5 NHL cities that lost teams and then got them back later

There are a few cities that lost an NHL team only to get one back a little while later. With news the NHL could replace the current Arizona Coyotes with an expansion franchise, let's take a look back at these examples.
Mar 27, 2011; Atlanta, GA, USA;   Atlanta Thrashers left wing Andrew Ladd (16) ends up in the net on
Mar 27, 2011; Atlanta, GA, USA; Atlanta Thrashers left wing Andrew Ladd (16) ends up in the net on / Dale Zanine-USA TODAY Sports
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Yes, the city that sort of started this whole thing to begin with. We don’t need to do much explaining here since most hockey fans already know the basics of the story.

Winnipeg once had a hockey team called the Winnipeg Jets who weren’t very successful. As part of the NHL’s push to move into nontraditional hockey markets, the Jets moved to Phoenix after the 1995-1996 NHL season to chase a better financial situation in one of the United States' top-growing media markets.

Plot twist, although the Phoenix Coyotes have had a few bits of one-ice success (a string of playoff appearances in the 2000s-2010s) they’re more known for their financial problems and constant relocation rumors.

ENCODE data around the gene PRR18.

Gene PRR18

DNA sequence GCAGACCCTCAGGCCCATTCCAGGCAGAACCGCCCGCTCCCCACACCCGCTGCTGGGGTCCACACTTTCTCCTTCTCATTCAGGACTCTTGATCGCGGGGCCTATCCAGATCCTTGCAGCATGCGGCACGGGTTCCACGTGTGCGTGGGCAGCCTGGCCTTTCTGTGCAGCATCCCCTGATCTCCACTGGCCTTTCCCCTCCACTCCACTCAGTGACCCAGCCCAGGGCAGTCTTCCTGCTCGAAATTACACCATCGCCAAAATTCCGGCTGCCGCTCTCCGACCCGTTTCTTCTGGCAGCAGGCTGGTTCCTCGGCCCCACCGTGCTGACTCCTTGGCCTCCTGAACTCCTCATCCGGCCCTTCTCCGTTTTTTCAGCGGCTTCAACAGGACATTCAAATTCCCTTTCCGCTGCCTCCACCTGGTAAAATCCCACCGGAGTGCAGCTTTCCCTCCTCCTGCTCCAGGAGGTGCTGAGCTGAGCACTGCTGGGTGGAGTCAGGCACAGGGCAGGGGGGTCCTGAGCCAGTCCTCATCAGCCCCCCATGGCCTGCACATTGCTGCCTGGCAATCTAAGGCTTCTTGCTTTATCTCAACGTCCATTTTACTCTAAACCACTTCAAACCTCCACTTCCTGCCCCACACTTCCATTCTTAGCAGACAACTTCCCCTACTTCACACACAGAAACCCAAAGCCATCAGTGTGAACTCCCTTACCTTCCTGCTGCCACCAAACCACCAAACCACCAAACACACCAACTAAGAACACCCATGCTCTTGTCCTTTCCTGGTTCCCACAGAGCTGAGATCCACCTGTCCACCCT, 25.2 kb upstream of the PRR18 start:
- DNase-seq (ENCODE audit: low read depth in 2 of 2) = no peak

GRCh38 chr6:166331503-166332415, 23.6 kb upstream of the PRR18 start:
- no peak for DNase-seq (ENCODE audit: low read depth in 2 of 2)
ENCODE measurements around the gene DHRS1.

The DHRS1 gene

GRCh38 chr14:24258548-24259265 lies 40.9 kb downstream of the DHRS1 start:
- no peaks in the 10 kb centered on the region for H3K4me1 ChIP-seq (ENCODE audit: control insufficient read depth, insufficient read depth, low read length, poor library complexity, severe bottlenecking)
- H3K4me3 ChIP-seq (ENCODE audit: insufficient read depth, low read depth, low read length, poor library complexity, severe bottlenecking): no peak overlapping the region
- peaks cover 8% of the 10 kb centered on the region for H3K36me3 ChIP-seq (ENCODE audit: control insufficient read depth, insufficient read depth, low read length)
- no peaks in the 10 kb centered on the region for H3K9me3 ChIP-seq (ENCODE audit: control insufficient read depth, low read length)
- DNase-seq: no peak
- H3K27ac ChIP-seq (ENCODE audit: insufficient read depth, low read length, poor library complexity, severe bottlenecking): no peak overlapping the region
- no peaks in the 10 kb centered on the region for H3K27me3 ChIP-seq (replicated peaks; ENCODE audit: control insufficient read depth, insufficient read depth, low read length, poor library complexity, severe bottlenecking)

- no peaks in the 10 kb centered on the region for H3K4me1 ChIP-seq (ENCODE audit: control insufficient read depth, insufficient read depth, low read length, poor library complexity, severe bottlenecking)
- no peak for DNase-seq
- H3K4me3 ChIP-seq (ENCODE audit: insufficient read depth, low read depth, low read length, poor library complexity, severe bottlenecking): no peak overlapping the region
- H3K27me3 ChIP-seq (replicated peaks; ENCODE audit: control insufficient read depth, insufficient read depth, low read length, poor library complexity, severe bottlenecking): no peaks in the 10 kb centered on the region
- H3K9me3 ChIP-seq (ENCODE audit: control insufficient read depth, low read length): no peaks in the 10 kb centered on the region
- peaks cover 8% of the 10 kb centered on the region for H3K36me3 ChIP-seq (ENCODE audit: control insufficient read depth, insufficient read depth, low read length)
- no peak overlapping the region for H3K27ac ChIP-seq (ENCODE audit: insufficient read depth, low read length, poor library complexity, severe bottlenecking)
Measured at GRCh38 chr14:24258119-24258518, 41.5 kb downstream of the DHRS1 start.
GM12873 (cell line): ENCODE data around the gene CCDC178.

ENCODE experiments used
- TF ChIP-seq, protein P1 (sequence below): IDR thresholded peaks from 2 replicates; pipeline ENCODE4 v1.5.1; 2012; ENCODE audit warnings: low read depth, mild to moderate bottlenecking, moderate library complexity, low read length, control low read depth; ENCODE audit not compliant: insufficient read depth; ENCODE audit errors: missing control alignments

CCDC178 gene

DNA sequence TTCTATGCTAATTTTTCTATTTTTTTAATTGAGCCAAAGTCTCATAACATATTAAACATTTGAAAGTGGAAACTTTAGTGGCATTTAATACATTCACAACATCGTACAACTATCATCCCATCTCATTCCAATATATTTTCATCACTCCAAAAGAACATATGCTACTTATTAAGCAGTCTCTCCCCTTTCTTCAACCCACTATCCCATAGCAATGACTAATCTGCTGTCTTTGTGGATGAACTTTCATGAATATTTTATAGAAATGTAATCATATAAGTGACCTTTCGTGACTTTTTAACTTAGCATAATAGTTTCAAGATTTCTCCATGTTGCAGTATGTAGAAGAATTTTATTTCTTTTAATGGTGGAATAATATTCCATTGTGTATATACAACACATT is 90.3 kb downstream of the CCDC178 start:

The Jets returned to Winnipeg in 2012 with the relocation of the Atlanta Thrashers. In their just over a decade, they’ve arguably had more success than the original Jets with six playoff appearances in 13 seasons.

The current Jets have as many conference final appearances as the previous Jets/Coyotes franchise with exactly one apiece.

Winnipeg hockey fans embraced the return of their beloved team, although the team has had some recent troubles selling tickets.

Current owners don’t seem too overly concerned with the dip in ticket sales and contend the franchise hasn’t lost money since relocation, reassuring fans of the team’s stability. Commissioner Gary Bettman recently traveled to Winnipeg in response to the recent troubles.

Although there have been a few notable examples of players not liking playing in Winnipeg (Patrick Laine or Pierre-Luc Dubois anyone?) the team locked up franchise players Mark Scheifele and Connor Hellebuyck, long the subject of trade rumors, to seven-year contract extensions last summer.